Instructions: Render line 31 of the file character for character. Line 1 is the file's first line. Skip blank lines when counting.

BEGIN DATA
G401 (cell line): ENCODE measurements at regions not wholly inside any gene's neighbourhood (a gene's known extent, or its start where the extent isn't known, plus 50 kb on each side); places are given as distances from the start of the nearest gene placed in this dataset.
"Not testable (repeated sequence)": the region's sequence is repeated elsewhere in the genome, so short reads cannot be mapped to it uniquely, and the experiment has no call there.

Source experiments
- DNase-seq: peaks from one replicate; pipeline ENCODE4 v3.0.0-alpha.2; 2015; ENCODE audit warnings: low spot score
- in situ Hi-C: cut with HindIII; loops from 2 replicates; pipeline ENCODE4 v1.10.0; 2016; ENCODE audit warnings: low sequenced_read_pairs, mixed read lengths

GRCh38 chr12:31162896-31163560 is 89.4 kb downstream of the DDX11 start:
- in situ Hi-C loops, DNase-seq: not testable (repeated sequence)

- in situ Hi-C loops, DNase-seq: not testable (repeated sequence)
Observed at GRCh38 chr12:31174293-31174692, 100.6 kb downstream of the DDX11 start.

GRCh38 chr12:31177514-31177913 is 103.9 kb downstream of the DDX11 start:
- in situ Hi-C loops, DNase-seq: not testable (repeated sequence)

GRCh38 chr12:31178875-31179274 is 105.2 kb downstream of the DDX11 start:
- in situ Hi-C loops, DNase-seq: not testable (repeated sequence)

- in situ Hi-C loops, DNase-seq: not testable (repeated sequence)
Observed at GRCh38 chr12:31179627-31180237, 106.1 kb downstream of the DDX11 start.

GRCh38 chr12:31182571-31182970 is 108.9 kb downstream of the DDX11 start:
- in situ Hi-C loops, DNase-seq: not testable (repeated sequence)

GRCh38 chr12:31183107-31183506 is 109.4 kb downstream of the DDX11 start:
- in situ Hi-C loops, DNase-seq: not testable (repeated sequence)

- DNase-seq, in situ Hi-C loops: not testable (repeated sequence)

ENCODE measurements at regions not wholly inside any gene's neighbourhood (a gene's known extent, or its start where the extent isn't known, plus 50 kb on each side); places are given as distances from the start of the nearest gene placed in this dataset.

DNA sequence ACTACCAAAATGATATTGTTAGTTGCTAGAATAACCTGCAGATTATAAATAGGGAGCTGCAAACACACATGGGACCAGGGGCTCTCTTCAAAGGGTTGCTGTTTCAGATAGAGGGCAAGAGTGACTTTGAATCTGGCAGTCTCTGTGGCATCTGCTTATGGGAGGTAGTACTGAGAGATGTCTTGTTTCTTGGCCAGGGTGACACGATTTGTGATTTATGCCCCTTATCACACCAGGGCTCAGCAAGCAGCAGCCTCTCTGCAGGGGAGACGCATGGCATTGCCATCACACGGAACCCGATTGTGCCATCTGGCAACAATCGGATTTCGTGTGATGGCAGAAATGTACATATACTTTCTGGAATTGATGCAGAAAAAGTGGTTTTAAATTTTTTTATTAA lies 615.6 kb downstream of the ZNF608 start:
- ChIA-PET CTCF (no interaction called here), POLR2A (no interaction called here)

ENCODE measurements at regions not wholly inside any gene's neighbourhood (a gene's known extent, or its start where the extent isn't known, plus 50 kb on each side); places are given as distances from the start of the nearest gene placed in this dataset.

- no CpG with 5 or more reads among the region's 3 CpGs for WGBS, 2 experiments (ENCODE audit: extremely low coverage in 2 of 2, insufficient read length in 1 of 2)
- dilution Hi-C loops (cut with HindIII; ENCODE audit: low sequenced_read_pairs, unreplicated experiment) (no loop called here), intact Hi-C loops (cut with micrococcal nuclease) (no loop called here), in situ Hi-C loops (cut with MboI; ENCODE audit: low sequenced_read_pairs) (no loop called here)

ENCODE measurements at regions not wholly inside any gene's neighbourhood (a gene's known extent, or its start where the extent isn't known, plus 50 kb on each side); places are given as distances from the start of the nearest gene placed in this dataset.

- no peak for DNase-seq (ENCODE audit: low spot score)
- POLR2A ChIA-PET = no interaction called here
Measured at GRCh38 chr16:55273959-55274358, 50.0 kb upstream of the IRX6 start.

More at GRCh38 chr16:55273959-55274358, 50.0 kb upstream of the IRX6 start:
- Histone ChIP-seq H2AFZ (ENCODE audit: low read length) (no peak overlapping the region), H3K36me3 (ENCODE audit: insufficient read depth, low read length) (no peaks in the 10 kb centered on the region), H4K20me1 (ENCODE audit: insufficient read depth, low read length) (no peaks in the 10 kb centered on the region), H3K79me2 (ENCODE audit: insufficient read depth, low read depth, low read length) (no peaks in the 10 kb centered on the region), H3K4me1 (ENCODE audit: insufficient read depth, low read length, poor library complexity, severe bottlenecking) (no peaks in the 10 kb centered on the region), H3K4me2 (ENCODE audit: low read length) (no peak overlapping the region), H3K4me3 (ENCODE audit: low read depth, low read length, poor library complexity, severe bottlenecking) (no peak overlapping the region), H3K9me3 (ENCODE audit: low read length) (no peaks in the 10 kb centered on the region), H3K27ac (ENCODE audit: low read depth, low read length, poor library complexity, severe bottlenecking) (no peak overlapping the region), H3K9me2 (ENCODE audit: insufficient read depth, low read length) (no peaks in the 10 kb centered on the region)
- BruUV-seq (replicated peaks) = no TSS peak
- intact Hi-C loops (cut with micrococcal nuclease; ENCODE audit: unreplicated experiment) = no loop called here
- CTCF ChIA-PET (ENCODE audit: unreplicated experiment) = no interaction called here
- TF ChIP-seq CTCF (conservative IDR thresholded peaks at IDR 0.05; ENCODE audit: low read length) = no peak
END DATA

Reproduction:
More at GRCh38 chr16:55273959-55274358, 50.0 kb upstream of the IRX6 start: